As heard on The Armstrong & Getty Show. The letter from a northern CA principal about the importance of getting kids back to school.
September 18, 2020
My name is Justin Kern, proud principal of Gridley High School. I email you today to express my concerns from an educational perspective about the approach that has been taken with our schools. I hope these points will make it into the conversation amongst decision makers immediately. Our county and state leaders to this point have demonstrated no fundamental understanding of education at best, or at worst value control under the guise of protecting us from ourselves more than children getting their education.
Quite simply we are not meeting the needs or acting in the best interest of our children. I fumble for the words to describe what is taking place as I find it incomprehensible. We have shut down the most ESSENTIAL BUSINESS of all - our schools. Without school many other businesses can never fully open or staff at capacity, but this is A point not THE point. As someone tasked with putting the interests of students first I can not reconcile the closures. Originally, my argument was embedded in that I fear an uneducated populace (I believe you are well aware of the ignorance on display daily across the nation) much more than I fear the unknown. However, now I find my focus on the “do no harm” mantra that Sacramento paraded out to us in the Spring. Can we possibly cause more harm by doing what we are doing? I can not think of a decision causing more harm than shutting down our schools. Our collective approach has been to be the most punitive to school age children - the data, the science, and relative common sense simply does not support the severity of the path chosen. It is an undisputed and an irrefutable fact that K-12 students are the demographic least likely to be impacted negatively by COVID-19. I am well aware they can be carriers and often can be asymptomatic. Are there risks? Of course...there is a risk getting out of bed in the morning, getting in a motor vehicle, or eating undercooked chicken. We can not make life altering decisions of what MIGHT happen, and quite honestly that shouldn’t be a political choice to make.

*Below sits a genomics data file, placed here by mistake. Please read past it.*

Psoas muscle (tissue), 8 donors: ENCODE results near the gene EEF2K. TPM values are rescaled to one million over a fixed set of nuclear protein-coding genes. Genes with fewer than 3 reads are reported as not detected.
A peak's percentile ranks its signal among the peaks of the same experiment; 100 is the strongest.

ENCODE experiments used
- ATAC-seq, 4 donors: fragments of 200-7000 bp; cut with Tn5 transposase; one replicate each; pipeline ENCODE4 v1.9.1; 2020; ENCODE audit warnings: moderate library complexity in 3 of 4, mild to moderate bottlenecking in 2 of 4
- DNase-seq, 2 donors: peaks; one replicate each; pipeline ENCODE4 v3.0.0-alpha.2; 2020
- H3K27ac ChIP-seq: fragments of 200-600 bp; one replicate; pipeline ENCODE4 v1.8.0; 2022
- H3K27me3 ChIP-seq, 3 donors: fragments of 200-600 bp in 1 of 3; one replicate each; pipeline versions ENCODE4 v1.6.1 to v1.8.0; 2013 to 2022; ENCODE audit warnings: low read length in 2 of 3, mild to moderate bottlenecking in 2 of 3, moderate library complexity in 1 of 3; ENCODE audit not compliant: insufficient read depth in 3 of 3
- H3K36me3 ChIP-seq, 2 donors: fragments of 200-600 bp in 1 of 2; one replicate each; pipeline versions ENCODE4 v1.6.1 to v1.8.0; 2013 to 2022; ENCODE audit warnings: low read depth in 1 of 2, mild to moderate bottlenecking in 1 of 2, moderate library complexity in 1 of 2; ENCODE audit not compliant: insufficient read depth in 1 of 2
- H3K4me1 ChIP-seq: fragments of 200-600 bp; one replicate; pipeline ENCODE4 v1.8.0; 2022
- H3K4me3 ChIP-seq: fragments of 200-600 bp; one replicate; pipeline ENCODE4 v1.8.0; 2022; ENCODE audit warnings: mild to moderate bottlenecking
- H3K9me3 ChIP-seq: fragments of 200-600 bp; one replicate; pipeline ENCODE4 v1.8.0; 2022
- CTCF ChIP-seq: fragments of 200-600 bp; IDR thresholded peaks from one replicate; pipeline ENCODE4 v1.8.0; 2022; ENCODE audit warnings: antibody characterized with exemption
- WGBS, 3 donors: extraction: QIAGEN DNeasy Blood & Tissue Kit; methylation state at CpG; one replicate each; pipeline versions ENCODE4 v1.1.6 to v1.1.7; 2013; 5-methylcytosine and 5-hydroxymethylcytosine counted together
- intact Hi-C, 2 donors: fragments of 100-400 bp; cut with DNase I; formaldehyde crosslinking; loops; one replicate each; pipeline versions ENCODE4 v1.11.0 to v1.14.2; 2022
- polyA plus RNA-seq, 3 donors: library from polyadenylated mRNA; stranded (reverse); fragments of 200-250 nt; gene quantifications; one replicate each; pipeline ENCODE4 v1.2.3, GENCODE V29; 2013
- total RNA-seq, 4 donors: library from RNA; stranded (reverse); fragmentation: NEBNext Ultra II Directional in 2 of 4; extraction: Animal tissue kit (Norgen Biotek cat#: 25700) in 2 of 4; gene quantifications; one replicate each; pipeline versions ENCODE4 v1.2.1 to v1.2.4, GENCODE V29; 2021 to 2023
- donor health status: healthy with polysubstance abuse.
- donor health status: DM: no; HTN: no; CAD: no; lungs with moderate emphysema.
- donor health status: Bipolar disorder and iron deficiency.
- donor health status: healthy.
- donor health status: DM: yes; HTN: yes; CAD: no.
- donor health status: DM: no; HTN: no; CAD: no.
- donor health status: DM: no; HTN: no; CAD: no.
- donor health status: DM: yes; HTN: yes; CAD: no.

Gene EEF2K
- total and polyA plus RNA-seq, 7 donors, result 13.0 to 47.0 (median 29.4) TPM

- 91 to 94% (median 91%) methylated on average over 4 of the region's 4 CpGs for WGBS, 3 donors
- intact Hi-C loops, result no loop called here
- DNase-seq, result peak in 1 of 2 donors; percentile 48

Closures have disproportionately and adversely hurt the youngest of our students. Many young learners that were already impacted by previous school closures due to fire, flood, and now flu are extremely unlikely to meet grade level benchmarks now or in the near future. Not only is educational development stunted, such as literacy, but as you know Butte County has one of the highest percentages of Adverse Childhood Experiences; with schools not in session, people forced into close quarters at home, and numerous added stressors, domestic issues will increase as the reporting of those issues decreases. Teachers that advocate on the behalf of students now have minimal or no contact with those students in a setting outside of the abuse. Mental health is another aspect exacerbated by the closures as student engagement with schools and peers diminishes, anxiety and other mental health and emotional problems increase. As a community that has already been rocked by multiple suicides this past year, and several attempts, this really hits home. On a national level we will lose more young people to suicide than COVID and it won’t even be close.